I'll be succinct: crossing the border from Cotacachi into Cali, Colombia was an effort. After getting grilled by a creepy old man about our incomes and possessions ("I will be your friend! I invite you two to my house!" he offered effusively. "We have enough friends," we answered warily) and got offered a $10 taxi ride by the bus assistant that would most likely have turned out to be some kind of jaunt into the jungle to take all the white girls' stuff, we fortunately joined forces with a rotund Ecuadorian, his sweet wife and energetic baby and got our newest passport stamp with zero hassle.
Ok, it's not like we weren't expecting to get to know the military really well on our way through southwest Colombia, but the bus ride into Cali was REALLY a stop and go affair. Men with machine guns as big as my leg cleared the bus shortly after we left Ipiales, and we stood around on the side of the road as they examined passports, crawled around the luggage hold, and looked stern. This happened four more times on the journey, with variations. Once they tore apart the driver's area, banged on the ceiling looking for trap doors, and scowled at us as they gripped our passports ("They are looking for something specific!" our new friends said. "Something must have happened!"). At 3 am, as we pulled into the outskirts of Cali, we realized that WE WERE THE ONES DOING THE DRUG RUNNING FROM ECUADOR when our driver stopped the bus, a mysterious, darkened doorway appeared from a sketchy building, and he and his assistant lept from the bus, quickly unloaded four large packages wrapped with garbage bags and duct tape, and sped off into the city. UM? Pretty sure those weren't blanket donations for Haiti.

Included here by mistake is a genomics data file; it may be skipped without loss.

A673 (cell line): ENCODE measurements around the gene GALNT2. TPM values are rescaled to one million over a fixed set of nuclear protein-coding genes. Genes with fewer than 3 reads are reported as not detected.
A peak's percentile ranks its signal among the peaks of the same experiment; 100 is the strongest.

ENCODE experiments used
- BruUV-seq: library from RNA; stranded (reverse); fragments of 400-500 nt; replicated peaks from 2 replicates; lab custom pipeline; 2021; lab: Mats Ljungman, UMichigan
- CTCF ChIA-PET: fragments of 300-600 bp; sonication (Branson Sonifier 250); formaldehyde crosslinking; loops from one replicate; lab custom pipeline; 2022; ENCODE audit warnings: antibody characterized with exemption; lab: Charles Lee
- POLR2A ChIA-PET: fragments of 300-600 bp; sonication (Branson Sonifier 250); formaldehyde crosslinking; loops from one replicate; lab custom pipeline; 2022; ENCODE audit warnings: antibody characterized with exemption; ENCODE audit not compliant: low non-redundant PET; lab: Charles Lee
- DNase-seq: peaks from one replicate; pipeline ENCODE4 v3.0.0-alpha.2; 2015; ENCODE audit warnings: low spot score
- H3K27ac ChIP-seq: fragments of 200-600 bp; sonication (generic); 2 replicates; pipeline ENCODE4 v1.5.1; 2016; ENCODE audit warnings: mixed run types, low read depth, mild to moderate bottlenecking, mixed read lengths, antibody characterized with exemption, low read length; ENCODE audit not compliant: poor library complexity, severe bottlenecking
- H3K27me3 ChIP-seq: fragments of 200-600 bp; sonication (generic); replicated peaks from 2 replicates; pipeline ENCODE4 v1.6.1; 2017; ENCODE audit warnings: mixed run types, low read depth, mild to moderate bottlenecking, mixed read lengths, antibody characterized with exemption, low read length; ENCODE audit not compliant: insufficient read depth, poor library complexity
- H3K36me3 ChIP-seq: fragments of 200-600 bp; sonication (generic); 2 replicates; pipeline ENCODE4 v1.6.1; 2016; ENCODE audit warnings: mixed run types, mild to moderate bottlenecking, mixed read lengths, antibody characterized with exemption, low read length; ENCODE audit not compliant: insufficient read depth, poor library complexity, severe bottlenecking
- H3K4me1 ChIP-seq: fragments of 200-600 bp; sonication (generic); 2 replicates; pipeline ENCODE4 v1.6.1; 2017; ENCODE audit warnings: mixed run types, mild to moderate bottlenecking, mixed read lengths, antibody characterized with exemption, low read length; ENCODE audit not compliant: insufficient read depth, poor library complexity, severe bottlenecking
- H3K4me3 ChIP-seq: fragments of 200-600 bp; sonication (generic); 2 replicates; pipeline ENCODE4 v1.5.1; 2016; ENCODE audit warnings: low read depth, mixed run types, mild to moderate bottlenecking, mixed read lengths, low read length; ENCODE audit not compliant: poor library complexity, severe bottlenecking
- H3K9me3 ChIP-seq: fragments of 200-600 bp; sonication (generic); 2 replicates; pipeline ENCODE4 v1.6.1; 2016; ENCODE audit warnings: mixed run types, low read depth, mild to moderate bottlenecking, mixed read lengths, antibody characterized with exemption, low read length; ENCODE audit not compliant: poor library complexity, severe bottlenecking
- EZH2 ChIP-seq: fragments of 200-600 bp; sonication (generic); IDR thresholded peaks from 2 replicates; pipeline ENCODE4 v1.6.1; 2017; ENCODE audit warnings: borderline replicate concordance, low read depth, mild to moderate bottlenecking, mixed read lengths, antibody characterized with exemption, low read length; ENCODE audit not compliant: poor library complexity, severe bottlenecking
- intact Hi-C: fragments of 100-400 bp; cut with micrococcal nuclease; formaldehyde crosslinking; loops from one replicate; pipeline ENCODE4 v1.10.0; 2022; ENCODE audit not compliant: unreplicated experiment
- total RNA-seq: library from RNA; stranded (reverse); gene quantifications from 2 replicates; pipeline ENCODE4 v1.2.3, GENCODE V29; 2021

But for all the varieties of military and police and riot officers and other peace-keeping measures that are ubiquitous in this country, we have only been greeted by wonderful people on every side. After an uneventful day in Cali, we arrived on yet another overnight bus in Medellin and stumbled into the early morning light more than a little disoriented. The only other people we saw was a literal army of 18 year old army recruits, standing around with the aforementioned machine guns and looking like it was military picnic day or something. Within 30 seconds, we had a thick clump of about a dozen of them begging to help us. One particularly short one took it upon himself to hail us a cab as the others explained the neighborhoods in Medellin and were being all-around adorable. They loaded our backpacks into the cab trunk and waved goodbye sweetly. At that moment, we knew fully that we were in a superbly unique place that would be hard to leave.
We're on the three week countdown until we fly out of Bogota, and if anyone has any ideas on how to extend that to another two months, let me know.